In our own backyard...Great gifts come in small packagesThere’s one gift I received this holiday season that was as unique as it was unexpected.
By: Wendy Johnson, Pine Journal
It’s interesting to ponder the many types of gifts that are given at Christmastime. One has only to peruse the advertisements in the newspapers or on television to see the far reaching range of things being touted as “the perfect Christmas gift” this season.
Jewelers would have you believe that if you give the woman in your life a diamond or other precious jewel, you are likely to receive a kiss (and possibly more!) in return.
Toy dealers, on the other hand, hook you in with scenes of small children sitting happily in the living room on Christmas morning, surrounded by stacks of brightly wrapped gifts as they beamingly rip open the latest version of Xbox under the tree.
Car dealers create an idyllic holiday scene with a brand, new luxury car parked out in the driveway wrapped in a giant red bow.
And while all of these gifts are special in their own way, there’s one gift I received this holiday season that was as unique as it was unexpected.
Cloquet friends Glenn and Nancy Krause have a summer cabin in Ely, and they are part of the bear research project that tracks collared bears from season to season. Ken and I have been to visit the Krauses’ cabin a couple of summers to watch the bears come into the yard of their cabin with their cubs to grab a few quick bites of food. We marveled as Nancy switched out the adult bears’ special radio collars, and I’ve snapped many, many photos of the bears as they roamed about their yard and eventually disappeared into the surrounding wilderness.
Last summer, however, we didn’t make it up to Ely and we missed our annual visit to the Krauses’ cabin and the bears. When Glenn called me at the office a few weeks ago to visit, I asked about how all of the bears fared over the summer and if there was anything new in their research project. He updated me on the status of old favorites such as Cookie and Shannon, and we commiserated over the shooting death of the well-known and well-loved cub, Hope, during this fall’s bear hunting season.
After we said goodbye, the phone rang again after a few minutes and it was Glenn calling back to tell me he’d completely forgotten to tell me the most important news of all – that they’d named one of last spring’s new bear cubs after me! He explained that the cub’s mother, Donna, had given birth to triplets this year, and since the researchers try to stick some sort of particular theme when naming sibling cubs, they’d decided to go with names that began with the letter W. They came up with Willow, Wiggens – and Wendy!
I was speechless. First of all, I’ve never had anything named after me, and secondly, you just don’t hear the name Wendy all that often except, of course, in the story of Peter Pan.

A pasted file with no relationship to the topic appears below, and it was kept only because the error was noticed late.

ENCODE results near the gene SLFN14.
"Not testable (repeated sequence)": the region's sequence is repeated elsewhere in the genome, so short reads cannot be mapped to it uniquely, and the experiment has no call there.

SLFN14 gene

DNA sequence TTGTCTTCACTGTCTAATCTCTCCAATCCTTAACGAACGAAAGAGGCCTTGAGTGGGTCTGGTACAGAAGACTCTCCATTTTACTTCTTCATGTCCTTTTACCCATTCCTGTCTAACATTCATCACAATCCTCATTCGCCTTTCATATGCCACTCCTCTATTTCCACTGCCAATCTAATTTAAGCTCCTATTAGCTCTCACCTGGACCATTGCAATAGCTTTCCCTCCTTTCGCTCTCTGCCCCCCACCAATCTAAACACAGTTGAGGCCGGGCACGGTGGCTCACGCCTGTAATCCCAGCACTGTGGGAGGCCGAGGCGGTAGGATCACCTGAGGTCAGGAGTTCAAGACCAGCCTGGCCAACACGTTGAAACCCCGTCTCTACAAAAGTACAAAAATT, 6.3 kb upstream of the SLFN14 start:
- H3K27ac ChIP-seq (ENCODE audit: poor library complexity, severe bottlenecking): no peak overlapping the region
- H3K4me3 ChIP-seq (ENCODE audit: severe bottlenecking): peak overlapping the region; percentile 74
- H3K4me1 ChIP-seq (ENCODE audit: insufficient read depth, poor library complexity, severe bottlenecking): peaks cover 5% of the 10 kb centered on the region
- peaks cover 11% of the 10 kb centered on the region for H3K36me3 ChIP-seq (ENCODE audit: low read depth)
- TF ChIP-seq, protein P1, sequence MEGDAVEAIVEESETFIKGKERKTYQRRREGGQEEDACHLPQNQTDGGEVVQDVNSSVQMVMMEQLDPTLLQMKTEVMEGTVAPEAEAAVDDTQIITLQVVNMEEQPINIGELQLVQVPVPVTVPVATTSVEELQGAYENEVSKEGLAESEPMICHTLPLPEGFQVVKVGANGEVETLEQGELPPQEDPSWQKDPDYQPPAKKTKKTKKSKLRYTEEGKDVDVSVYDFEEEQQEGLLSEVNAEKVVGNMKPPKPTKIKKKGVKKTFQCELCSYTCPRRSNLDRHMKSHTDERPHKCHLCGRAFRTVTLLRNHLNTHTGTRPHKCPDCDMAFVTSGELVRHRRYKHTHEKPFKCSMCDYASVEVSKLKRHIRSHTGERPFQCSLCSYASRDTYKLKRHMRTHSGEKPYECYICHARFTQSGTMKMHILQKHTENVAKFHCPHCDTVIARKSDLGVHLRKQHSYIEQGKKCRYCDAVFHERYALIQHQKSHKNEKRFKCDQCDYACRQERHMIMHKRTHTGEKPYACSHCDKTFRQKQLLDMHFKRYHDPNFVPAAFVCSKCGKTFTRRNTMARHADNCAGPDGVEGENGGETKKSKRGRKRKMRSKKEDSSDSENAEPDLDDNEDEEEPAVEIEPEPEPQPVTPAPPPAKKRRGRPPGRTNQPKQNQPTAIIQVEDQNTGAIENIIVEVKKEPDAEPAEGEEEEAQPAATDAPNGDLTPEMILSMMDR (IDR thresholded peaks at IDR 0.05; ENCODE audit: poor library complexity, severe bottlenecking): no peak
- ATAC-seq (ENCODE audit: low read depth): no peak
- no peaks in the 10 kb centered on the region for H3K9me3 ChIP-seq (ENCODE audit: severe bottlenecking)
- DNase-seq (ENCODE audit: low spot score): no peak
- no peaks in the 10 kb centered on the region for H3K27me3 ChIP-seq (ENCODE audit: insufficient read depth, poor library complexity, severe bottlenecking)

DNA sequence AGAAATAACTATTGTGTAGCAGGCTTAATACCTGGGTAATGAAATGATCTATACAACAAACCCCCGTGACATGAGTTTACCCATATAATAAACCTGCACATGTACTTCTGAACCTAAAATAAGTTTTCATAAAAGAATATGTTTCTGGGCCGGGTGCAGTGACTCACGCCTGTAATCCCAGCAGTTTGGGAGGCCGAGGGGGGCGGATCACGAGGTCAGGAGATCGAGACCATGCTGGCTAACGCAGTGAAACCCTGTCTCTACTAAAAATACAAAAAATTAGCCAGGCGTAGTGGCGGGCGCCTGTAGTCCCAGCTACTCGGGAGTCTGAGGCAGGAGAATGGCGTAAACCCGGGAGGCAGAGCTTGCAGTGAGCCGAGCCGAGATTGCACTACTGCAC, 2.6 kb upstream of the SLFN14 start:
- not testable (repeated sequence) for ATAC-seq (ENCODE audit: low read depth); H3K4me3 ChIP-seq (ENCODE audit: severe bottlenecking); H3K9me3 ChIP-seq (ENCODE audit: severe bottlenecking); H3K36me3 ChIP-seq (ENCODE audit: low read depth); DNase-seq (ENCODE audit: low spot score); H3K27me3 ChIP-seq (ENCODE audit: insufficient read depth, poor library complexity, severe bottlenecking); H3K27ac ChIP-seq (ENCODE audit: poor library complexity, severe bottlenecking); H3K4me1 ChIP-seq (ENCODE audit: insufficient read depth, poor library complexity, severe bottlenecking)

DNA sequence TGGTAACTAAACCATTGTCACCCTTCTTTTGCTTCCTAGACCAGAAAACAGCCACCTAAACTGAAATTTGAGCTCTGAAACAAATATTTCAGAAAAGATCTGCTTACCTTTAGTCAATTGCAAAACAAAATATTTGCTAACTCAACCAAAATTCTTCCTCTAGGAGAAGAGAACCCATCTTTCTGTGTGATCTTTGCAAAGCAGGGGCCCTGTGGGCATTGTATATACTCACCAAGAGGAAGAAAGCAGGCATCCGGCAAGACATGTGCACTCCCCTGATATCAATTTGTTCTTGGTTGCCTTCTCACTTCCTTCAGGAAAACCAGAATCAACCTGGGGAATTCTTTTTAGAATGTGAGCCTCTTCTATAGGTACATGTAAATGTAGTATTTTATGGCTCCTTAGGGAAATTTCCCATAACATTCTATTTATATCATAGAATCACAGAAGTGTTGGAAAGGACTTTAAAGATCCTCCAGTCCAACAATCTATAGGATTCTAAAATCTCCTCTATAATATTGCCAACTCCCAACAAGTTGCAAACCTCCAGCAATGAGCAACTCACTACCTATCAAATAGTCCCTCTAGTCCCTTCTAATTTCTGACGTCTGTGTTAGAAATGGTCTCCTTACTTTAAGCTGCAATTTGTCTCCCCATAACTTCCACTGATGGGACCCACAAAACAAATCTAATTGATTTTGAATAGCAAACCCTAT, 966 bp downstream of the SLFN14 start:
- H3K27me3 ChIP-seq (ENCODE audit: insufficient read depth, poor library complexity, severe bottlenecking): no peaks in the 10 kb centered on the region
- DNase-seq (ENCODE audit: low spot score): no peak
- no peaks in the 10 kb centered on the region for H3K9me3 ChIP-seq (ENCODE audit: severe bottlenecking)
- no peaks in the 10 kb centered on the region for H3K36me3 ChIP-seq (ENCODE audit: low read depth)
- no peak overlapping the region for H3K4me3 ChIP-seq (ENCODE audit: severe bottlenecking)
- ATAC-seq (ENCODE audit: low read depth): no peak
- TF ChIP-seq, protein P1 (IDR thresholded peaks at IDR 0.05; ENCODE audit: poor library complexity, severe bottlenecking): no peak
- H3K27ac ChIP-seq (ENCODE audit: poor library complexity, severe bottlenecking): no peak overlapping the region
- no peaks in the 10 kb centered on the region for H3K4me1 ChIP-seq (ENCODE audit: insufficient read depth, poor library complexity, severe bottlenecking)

The Krauses related that Donna and her cubs disappeared for a heart-wrenching period of time this fall just as hunting season was getting under way, and they could no longer hear her radio blip on their receiver. Several anxious days passed before she was finally located, healthy and happy and with her little family intact. They reported that the cubs were fat and roly-poly as they went into hibernation, adding that they hoped we would be able to come up and see them next spring following hibernation, when the bear family was still intact, so we could “meet” Wendy and her siblings.
As we hung up the phone, I sat there and pondered the startling news that I now had a bear cub as my namesake.
I suppose it is a bit of an ego trip, but I was truly tickled to think of a bear cub with my name roaming the Minnesota north woods with her family, splashing through creeks, playing hide and seek with her brother and sister, scampering up and down the big white pines and occasionally visiting the Krauses’ cabin for a special treat. These bears are wild, and they are left to roam as wild bears, but through patience and caring, they grant their human counterparts just enough trust to collar them so their movements and activities can be tracked and recorded. It’s an amazing gift to both bears and mankind, and the Krauses are proud to be a part of it.
When Glenn and Nancy came to see me during this week’s Pine Journal Christmas open house, they came bearing a photo of the little family of bear cubs. Willow, a petite little female, was in the background, overshadowed by her much bigger, burlier brother, Wiggens, in the foreground. And right between them sat the third little bear, Wendy– not too big, not too small, just right. I felt a flush of pride, because even though I cannot lay claim to this magnificent wild creature in any way, shape or form, just having her bear my name was one of the best gifts of all.